Many years after this wonderful experience I learned that volcanologists see Nyiragongo as one of the most dangerous volcanos in the world. The Volcano World website at Oregon State University (OSU) describes it as the most dangerous of them all because its lava is very fluid and fast moving, the lava lake is so deep it produces an unusally large volume of lava when it erupts and because it is perched on top of a very tall and steep sided volcano, increasing the remarkable speed of the lava flow. Not only did Nyiragongo erupt in 1982, a few months after I climbed it, and again in 1983, but it has produced two massive and deadly eruptions in the past 40 years. The OSU site notes that in volcanic eruptions the lava usually moves between one and ten km/hr, but in Nyiragongo’s January 10, 1977 eruption the super fluid lava flows “reached up to 100 km/hr, wiping out several of the surrounding villages and burning almost 300 people alive.” The lava reached the city of Goma in only 20 minutes. Kind of scary.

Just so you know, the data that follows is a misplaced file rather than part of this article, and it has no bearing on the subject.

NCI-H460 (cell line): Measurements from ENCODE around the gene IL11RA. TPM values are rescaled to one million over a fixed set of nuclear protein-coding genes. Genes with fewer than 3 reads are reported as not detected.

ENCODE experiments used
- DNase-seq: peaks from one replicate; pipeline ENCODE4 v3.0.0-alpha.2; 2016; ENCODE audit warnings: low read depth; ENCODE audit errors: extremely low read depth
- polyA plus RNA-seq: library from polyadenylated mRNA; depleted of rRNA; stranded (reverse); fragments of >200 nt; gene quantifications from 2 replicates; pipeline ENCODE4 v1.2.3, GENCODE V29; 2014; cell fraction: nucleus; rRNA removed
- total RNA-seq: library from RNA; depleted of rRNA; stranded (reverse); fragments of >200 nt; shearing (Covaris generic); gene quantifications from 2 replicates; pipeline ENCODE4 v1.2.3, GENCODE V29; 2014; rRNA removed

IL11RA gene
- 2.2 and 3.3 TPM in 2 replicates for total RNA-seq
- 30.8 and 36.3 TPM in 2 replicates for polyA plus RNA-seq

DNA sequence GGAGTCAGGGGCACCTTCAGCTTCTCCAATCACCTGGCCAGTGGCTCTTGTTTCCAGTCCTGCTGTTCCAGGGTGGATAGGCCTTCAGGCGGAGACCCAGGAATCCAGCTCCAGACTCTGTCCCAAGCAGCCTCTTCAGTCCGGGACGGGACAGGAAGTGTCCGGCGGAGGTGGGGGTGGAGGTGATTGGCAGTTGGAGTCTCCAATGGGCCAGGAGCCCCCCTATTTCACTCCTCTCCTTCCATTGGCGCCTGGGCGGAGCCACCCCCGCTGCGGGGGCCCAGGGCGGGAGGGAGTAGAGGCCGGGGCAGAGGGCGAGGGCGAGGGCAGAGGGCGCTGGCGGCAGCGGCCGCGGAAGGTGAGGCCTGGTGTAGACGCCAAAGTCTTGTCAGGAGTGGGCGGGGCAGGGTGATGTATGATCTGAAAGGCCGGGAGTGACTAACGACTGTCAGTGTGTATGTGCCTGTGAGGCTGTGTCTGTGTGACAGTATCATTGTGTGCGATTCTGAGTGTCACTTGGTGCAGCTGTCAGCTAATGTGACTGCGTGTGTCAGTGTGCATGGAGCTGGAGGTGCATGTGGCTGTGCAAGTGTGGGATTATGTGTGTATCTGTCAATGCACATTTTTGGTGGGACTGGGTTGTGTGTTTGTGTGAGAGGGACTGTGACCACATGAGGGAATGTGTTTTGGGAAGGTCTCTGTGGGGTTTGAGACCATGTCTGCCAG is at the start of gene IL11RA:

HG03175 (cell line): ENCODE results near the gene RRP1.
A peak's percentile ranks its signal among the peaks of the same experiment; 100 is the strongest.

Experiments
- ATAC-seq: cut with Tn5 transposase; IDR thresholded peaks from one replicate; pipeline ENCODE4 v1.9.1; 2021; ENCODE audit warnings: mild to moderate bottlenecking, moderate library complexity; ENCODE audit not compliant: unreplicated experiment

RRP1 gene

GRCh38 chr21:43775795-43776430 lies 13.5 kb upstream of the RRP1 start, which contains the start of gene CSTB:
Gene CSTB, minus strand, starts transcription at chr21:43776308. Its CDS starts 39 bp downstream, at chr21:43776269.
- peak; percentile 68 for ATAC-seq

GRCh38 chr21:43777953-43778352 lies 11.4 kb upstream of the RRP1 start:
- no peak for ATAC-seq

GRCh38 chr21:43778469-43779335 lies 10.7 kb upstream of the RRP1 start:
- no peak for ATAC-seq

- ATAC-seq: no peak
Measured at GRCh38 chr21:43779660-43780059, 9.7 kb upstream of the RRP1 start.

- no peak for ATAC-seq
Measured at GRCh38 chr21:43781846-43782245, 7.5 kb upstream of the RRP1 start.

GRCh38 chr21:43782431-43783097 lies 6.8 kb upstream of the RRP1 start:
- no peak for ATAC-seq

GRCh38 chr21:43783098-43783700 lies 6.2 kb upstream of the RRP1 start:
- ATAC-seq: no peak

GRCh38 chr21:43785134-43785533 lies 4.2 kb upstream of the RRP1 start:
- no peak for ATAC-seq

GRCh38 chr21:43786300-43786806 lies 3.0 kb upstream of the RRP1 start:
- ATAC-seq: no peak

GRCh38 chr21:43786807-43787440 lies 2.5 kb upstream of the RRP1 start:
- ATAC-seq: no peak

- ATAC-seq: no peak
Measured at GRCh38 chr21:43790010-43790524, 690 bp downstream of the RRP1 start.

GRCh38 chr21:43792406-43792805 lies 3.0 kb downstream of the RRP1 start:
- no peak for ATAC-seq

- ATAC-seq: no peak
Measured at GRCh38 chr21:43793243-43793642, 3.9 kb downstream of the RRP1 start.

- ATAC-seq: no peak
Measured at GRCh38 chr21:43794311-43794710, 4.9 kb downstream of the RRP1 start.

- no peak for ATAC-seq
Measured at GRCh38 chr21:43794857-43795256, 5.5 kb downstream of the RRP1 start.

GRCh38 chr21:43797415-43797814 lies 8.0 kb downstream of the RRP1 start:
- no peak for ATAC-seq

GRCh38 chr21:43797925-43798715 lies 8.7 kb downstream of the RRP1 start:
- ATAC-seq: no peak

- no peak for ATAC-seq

Obviously potential victims can neither out-run the molten lava or even drive fast enough to escape it on the DRC’s horrendous roads. So why are there still villages near the base of Nyiragongo? Because the soil is exceptionally fertile and local farmers are willing to endure the risk. Another eruption on January 17, 2002 also sent masses of lava all the way to Goma, resulting in 127 deaths, the evacuation of 400,000 people to Rwanda, and the destruction of thousands of buildings, leaving 120,000 people homeless. Volcano World also says that merely climbing Nyiragongo is dangerous because the crater walls could rupture at any time, as they did in 2002. No doubt they are right, but having walked up that spectacular volcano and stared down into its lava lake of fire I think the incredible experience is well worth the minimal risk.